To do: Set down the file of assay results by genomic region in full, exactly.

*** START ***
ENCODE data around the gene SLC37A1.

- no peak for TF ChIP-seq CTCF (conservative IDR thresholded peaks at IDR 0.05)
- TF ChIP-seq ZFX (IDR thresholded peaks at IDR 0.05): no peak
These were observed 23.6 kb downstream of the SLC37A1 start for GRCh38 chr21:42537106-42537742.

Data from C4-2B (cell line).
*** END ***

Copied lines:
ENCODE data around the gene SLC37A1.

- no peak for TF ChIP-seq CTCF (conservative IDR thresholded peaks at IDR 0.05)
- TF ChIP-seq ZFX (IDR thresholded peaks at IDR 0.05): no peak
These were observed 23.6 kb downstream of the SLC37A1 start for GRCh38 chr21:42537106-42537742.

Data from C4-2B (cell line).